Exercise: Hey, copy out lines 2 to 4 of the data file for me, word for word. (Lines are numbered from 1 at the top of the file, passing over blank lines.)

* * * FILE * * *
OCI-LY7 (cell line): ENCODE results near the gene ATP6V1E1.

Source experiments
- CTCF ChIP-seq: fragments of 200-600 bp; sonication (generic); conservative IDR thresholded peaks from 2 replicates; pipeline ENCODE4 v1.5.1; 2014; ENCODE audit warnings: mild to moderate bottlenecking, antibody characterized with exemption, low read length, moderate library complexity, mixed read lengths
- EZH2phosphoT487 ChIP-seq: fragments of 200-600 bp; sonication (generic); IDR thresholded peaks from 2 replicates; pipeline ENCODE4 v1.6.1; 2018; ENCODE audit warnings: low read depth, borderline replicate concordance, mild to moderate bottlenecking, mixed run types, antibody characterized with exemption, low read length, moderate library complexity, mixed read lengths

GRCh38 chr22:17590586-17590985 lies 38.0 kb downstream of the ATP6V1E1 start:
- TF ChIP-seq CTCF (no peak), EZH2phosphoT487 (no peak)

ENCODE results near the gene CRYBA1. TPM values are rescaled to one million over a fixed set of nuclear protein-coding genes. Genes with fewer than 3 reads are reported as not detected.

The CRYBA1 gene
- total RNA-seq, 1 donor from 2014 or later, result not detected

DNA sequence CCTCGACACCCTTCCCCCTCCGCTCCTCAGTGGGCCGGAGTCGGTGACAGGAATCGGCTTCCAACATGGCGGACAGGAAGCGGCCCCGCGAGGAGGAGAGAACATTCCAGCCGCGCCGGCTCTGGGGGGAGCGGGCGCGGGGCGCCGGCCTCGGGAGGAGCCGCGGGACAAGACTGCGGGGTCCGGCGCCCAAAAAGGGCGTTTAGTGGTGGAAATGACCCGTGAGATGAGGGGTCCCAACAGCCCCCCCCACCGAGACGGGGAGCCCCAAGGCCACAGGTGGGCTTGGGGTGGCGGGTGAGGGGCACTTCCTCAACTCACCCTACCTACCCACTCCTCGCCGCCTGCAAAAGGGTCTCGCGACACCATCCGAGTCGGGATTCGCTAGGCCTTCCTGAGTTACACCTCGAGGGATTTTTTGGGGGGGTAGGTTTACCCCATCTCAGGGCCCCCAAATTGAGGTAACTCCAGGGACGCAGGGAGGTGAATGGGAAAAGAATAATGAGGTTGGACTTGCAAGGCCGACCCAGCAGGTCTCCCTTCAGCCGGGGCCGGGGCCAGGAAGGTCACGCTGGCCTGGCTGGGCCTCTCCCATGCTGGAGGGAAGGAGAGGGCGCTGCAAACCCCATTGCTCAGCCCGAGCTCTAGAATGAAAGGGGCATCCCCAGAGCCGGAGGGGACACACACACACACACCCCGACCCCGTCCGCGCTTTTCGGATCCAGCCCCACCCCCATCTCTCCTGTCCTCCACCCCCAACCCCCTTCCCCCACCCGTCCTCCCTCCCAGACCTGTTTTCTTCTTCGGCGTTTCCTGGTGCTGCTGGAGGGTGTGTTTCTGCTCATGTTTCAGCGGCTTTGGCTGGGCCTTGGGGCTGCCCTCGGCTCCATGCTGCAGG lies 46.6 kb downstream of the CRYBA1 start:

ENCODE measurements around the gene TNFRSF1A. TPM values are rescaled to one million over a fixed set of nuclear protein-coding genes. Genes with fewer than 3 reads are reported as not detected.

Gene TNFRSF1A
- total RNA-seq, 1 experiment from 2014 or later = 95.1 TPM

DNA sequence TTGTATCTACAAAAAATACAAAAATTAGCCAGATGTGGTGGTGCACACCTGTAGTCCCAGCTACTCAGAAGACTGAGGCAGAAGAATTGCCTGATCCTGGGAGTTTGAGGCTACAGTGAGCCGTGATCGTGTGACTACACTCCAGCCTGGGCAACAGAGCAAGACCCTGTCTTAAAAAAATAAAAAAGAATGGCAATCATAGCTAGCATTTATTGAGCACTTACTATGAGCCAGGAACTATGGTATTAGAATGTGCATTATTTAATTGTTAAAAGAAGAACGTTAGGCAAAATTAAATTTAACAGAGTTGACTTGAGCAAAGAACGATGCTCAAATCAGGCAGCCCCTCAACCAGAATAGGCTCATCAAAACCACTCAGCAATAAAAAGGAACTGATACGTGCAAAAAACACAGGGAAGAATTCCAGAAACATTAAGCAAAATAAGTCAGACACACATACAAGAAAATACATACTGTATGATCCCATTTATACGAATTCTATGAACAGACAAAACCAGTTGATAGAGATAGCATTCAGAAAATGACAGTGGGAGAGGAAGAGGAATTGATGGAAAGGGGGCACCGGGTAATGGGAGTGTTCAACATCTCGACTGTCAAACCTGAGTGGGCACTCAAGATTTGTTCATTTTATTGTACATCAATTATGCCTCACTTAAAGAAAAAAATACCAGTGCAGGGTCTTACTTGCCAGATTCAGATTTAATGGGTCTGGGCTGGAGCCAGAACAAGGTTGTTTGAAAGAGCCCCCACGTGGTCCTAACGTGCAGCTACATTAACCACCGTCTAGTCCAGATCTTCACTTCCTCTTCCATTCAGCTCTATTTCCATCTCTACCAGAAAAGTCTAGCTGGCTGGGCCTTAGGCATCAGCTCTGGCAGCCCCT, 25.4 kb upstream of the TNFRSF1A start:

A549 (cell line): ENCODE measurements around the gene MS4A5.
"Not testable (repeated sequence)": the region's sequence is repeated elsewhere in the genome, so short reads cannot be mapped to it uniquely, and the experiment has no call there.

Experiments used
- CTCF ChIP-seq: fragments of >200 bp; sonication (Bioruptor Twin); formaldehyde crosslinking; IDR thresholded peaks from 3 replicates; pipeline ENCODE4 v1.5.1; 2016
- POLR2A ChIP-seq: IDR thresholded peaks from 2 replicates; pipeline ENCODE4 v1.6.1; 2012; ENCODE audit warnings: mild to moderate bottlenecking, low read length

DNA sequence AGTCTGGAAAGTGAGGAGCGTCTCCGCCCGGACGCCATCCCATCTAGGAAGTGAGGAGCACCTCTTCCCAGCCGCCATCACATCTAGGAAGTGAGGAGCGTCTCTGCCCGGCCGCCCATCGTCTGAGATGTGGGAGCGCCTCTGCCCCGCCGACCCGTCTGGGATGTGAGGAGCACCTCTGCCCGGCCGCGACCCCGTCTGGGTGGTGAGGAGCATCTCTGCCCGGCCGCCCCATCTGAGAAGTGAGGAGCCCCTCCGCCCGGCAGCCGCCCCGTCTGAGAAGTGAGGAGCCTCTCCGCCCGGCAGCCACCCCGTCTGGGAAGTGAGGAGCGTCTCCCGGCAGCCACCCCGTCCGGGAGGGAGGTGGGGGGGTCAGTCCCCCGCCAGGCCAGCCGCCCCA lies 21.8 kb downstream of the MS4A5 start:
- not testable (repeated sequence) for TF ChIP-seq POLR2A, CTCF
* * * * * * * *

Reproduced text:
Source experiments
- CTCF ChIP-seq: fragments of 200-600 bp; sonication (generic); conservative IDR thresholded peaks from 2 replicates; pipeline ENCODE4 v1.5.1; 2014; ENCODE audit warnings: mild to moderate bottlenecking, antibody characterized with exemption, low read length, moderate library complexity, mixed read lengths
- EZH2phosphoT487 ChIP-seq: fragments of 200-600 bp; sonication (generic); IDR thresholded peaks from 2 replicates; pipeline ENCODE4 v1.6.1; 2018; ENCODE audit warnings: low read depth, borderline replicate concordance, mild to moderate bottlenecking, mixed run types, antibody characterized with exemption, low read length, moderate library complexity, mixed read lengths